NASA wants to go to the Moon and Mars and stay there awhile.

And it’s contracted with Austin-based ICON to begin research and development of a space-based construction system.

ICON is known for its massive 3-D printers that can build a home in less than a day using a concrete substrate.

“Building humanity’s first home on another world will be the most ambitious construction project in human history and will push science, engineering, technology and architecture to literal new heights,” Jason Ballard, Co-founder and CEO of ICON, said in a news release.  “NASA’s investment in space-age technologies like this can not only help to advance humanity’s future in space, but also to solve very real, vexing problems we face on Earth. We are honored to begin our research and development on ICON’s “Project Olympus” and the “Olympus Construction System.”

ICON received a government Small Business Innovation Research contract through the U.S. Air Force and funding from NASA to build the Moon settlement.

“To be successful in our future missions, we have to invest in new, cutting-edge technologies today,” Niki Werkheiser, NASA’s Game Changing Development program executive, said in a statement. The program is part of the agency’s Space Technology Mission Directorate. “Near-term research and development will help ensure we can expand building capabilities on other worlds when the time comes.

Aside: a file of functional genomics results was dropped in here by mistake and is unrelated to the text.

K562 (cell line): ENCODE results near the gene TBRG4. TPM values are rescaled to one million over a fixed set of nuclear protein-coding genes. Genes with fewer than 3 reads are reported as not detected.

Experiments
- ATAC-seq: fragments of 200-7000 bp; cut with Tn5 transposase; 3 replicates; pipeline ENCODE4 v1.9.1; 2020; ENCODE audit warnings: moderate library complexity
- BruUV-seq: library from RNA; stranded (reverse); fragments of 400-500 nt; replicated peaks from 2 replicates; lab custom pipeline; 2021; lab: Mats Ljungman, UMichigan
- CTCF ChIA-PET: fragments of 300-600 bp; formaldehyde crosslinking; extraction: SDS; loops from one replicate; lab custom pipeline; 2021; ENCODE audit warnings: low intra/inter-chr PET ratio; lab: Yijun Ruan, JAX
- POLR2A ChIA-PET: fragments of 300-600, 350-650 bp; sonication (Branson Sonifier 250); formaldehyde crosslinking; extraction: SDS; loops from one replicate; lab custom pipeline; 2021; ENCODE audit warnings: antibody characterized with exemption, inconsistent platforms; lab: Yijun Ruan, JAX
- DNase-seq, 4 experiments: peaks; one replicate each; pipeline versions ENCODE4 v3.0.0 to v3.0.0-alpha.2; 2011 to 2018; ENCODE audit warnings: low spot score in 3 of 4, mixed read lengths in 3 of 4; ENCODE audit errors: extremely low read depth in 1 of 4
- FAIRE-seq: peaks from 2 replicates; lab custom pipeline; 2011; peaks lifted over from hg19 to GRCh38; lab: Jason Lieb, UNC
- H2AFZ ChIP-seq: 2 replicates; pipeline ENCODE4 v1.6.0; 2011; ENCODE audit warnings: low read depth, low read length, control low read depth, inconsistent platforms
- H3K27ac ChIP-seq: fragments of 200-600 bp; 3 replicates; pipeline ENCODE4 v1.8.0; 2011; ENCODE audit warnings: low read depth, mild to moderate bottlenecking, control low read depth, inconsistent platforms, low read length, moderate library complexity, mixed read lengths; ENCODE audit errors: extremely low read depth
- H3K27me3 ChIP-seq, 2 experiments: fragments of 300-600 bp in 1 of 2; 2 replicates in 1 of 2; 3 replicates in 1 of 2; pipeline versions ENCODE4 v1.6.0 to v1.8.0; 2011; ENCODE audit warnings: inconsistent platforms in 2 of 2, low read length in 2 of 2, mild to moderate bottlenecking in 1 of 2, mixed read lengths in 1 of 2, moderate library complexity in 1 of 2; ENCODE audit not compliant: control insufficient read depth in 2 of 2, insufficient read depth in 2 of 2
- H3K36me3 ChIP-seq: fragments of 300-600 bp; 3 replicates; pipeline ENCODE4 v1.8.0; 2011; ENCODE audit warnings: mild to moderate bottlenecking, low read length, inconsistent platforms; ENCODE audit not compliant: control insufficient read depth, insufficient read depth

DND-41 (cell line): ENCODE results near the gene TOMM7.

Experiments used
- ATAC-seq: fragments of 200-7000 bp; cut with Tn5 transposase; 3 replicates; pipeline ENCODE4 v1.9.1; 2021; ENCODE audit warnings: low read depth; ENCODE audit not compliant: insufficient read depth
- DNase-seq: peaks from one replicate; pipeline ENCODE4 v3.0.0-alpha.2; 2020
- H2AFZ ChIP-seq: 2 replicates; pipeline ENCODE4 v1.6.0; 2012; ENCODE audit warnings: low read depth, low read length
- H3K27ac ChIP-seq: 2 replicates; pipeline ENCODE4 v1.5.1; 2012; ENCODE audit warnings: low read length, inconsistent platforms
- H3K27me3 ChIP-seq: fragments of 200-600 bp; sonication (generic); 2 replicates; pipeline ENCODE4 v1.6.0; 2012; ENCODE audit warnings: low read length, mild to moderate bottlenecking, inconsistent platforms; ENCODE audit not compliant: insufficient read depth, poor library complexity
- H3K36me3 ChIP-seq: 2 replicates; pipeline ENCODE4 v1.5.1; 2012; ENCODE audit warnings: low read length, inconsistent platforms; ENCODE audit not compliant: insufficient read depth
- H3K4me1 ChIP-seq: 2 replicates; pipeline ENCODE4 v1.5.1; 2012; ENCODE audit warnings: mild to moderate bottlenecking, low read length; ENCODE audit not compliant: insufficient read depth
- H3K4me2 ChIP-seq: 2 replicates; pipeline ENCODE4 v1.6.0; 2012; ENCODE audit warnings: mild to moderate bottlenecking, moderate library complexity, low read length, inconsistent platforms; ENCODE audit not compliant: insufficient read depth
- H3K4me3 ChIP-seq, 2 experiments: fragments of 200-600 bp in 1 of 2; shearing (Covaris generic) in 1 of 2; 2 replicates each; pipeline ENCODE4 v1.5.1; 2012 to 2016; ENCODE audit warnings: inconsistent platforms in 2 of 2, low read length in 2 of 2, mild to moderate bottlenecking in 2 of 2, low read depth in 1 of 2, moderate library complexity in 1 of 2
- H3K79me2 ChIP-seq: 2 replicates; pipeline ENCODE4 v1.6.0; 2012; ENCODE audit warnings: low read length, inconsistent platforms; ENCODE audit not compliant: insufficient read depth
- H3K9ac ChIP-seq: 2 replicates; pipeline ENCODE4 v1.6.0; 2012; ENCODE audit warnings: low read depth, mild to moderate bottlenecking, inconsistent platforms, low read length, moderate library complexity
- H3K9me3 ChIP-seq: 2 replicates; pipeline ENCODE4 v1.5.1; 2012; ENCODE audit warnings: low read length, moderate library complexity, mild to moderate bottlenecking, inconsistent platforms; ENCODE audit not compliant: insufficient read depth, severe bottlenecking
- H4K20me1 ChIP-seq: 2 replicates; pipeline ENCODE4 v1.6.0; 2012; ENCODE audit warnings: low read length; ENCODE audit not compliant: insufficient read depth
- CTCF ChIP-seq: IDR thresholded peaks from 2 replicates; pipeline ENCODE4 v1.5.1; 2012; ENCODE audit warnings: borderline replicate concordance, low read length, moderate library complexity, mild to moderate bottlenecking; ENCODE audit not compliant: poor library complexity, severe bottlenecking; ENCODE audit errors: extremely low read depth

Through its Artemis program, NASA wants to establish a habitat on the Moon by the end of the decade.

“For a permanent lunar presence to exist, robust structures will need to be built on the Moon that provides better thermal, radiation, and micrometeorite protection than metal or inflatable habitats can provide,” according to ICON.

ICON is working on the project with NASA’s Marshall Space Flight Center in Huntsville, Alabama. “The new partnership builds upon technology ICON demonstrated during NASA’s 3D Printed Habitat Challenge in 2018,” according to ICON.

“We want to increase the technology readiness level and test systems to prove it would be feasible to develop a large-scale 3D printer that could build infrastructure on the Moon or Mars,” Corky Clinton, associate director of Marshall’s Science and Technology Office, said in a news statement. “The team will use what we learn from the tests with the lunar simulant to design, develop, and demonstrate prototype elements for a full-scale additive construction system.”

ICON is also working with BIG-Bjarke Ingels Group, renowned for its iconic international architecture and SEArch+ (Space Exploration Architecture), a company recognized on a global scale for their innovative ‘human-centered’ designs for space exploration.